Atlantic City Tests Trump Disdain, Sets Auction On His Former Casino Demolition
Posted on: December 17, 2020, 08:32h.
Last updated on: December 17, 2020, 12:34h.
Atlantic City is holding an auction now through Jan. 19 for the rights to push the demolition button that will bring down the long-shuttered Trump Plaza Hotel and Casino.
The Atlantic City government announced this week that the Trump Plaza Boardwalk eyesore is on the auction block. The high bidder will hit the blast button on January 29 when its implosion is set to occur. Funds raised from the event will be donated to the local Boys & Girls Club.
Some of Atlantic City’s iconic moments happened there. But on his way out, Donald Trump openly mocked Atlantic City, saying he made a lot of money and then got out,” declared Mayor Marty Small (D).
The mayor added that he wanted to use the demolition to raise money for charity.
The deteriorating former casino resort, closed since September of 2014, is owned by billionaire Carl Icahn, who acquired Trump Entertainment Resorts (TER) in 2016. There are no Trump Entertainment casinos in operation today.
Trump Plaza opened in May of 1984 as Harrah’s at Trump Plaza. After the future president and Harrah’s — then the gaming unit of Holiday Inn — had a falling out, Trump bought out its stake and renamed the property two years later.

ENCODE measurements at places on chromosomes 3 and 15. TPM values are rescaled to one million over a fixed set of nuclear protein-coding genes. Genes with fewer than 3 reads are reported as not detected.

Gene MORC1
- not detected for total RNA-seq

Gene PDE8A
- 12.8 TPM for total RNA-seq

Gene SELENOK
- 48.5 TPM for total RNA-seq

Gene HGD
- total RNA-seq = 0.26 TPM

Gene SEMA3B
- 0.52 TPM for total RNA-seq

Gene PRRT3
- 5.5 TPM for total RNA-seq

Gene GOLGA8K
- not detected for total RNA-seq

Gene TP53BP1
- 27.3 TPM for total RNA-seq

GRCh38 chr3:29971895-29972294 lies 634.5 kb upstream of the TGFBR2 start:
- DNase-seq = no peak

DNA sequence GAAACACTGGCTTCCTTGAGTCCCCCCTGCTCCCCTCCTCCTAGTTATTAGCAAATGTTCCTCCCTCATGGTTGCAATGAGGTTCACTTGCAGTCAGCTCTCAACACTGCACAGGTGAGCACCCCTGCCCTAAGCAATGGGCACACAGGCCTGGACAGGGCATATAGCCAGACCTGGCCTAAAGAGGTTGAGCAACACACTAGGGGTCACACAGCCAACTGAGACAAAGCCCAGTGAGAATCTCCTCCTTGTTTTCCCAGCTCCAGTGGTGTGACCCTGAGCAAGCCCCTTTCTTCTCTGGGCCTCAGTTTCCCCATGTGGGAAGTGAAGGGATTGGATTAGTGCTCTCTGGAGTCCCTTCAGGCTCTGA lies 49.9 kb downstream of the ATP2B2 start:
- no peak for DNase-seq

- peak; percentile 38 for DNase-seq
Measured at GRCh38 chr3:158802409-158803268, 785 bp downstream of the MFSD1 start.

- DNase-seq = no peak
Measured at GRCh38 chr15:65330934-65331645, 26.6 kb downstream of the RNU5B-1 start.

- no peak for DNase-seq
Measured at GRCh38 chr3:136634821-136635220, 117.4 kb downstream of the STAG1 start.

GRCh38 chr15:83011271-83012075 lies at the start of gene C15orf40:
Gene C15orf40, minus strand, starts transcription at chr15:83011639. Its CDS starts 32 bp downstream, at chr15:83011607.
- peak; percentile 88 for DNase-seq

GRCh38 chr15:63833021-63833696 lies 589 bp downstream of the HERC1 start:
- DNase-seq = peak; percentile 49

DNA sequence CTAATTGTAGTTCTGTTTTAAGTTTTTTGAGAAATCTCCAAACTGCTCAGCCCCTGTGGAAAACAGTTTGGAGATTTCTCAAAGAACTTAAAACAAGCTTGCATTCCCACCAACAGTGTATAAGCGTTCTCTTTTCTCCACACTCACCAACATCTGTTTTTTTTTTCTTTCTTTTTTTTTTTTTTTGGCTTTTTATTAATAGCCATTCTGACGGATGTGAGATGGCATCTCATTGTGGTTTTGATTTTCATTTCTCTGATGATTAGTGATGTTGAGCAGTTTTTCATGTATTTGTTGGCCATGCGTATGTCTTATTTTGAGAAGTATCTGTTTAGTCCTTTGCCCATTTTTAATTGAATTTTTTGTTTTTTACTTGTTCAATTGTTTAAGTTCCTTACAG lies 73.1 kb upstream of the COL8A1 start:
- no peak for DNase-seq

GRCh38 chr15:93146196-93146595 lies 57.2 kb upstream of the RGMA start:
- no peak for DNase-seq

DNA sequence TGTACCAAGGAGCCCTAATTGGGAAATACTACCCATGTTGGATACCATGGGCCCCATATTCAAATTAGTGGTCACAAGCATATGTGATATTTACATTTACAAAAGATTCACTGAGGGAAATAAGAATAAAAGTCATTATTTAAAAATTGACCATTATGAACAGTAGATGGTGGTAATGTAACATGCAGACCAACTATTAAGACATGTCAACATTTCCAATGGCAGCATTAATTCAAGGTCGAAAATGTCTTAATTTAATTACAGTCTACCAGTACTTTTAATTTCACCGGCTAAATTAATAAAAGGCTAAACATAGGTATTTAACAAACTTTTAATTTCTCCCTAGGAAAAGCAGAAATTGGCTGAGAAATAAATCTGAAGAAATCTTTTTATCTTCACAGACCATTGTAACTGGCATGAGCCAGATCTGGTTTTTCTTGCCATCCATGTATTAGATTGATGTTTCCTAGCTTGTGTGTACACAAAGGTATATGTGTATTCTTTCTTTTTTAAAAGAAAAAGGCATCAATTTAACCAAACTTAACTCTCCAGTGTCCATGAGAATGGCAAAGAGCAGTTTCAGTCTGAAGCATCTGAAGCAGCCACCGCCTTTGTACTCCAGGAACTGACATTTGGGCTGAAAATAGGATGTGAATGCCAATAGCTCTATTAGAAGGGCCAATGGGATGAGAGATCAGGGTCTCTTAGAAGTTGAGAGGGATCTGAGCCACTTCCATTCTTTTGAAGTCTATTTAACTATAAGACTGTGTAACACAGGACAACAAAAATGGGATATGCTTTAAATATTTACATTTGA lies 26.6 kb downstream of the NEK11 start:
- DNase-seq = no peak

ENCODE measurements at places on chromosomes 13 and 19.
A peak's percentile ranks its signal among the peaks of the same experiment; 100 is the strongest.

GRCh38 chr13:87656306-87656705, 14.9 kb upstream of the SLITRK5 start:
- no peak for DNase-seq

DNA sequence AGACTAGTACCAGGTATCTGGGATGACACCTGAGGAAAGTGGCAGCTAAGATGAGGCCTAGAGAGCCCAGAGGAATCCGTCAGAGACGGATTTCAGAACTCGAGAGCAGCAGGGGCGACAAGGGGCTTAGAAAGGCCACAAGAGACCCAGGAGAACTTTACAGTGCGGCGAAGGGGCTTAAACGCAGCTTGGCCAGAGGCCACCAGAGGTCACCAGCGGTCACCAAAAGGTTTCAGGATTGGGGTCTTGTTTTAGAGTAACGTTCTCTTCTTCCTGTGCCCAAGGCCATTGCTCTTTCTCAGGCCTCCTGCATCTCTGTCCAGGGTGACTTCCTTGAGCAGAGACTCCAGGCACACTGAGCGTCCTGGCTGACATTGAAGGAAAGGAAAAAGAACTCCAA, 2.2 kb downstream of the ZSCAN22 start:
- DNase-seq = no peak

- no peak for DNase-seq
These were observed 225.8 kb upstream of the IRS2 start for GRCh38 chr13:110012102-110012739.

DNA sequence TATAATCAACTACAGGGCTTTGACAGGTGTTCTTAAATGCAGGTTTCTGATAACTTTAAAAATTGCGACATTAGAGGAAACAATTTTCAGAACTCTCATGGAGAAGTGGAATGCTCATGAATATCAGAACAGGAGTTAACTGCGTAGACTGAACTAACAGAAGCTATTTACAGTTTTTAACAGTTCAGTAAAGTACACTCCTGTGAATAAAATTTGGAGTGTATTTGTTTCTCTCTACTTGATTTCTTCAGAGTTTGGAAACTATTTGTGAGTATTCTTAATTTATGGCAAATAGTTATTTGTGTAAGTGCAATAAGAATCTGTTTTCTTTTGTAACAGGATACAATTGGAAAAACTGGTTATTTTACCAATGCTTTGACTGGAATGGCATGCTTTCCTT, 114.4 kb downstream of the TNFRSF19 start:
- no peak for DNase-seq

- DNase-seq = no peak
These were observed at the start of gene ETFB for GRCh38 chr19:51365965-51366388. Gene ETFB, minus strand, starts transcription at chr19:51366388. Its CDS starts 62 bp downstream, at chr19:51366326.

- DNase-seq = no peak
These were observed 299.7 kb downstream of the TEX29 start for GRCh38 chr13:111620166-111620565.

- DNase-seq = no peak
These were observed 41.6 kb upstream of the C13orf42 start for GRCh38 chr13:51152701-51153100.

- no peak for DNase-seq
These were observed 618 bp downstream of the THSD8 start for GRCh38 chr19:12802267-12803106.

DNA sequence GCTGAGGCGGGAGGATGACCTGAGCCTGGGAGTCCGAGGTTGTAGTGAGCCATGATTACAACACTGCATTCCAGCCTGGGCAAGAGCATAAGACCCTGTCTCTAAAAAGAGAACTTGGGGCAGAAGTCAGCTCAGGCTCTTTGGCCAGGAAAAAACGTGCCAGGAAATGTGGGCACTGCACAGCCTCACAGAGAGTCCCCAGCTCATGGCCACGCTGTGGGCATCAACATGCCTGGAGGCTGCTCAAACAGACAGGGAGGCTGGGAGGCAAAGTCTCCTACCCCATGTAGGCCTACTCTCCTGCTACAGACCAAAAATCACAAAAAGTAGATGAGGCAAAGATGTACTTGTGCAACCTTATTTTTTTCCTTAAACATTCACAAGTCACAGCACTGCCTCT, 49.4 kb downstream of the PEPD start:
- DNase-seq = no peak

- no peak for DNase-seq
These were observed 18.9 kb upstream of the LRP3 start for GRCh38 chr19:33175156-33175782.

Despite its financial struggles, Trump opened another casino resort in Atlantic City in 1990. Taj Mahal further exacerbated Plaza’s difficulties, turning a profit. TER would file for Chapter 11 bankruptcy protection four times. It did so less than a year after opening the Taj Mahal, and again in 2004, 2009, and 2014.
Meanwhile, Trump critics say, the 45th president made a fortune while contractors and creditors were left unpaid. Trump bragged about his business savvy and use of Chapter 11.
We have one of the most powerful gaming companies the day it comes out of bankruptcy,” Trump declared. “There’s no way we could have done that without the ‘B’ word.”
When things continued not to go the way Trump predicted, the real estate mogul eventually exited the gaming industry. Private equity firm Avenue Capital acquired TER in 2009 but afforded Trump a five percent stake in the reorganized company, and another five percent in exchange for the use of his name and likeness.
TER never turned profitable, and in 2014 the company filed for bankruptcy for the fourth time. Trump, at the time, filed a lawsuit to have his name removed from the struggling casinos.
“I let them use my name, but I have nothing to do with it,” Trump declared that year. “I got out seven years ago — my timing was impeccable.”
Trump critics feel the bringing down of Trump Plaza couldn’t come at a better time. His former Atlantic City property will fall just nine days after Joe Biden is scheduled to be sworn into office.
“There is something poetic that the Trump Plaza in Atlantic City is scheduled for implosion about a week after President Biden takes office,” opined former Sen. Claire McCaskill (D-Mo.) last month.
As the president departs yet another city with plenty of foes, back in Atlantic City the auction will reveal just how bad some New Jerseyans loathe the president. Mayor Small believes the auction could raise as much as $1 million.
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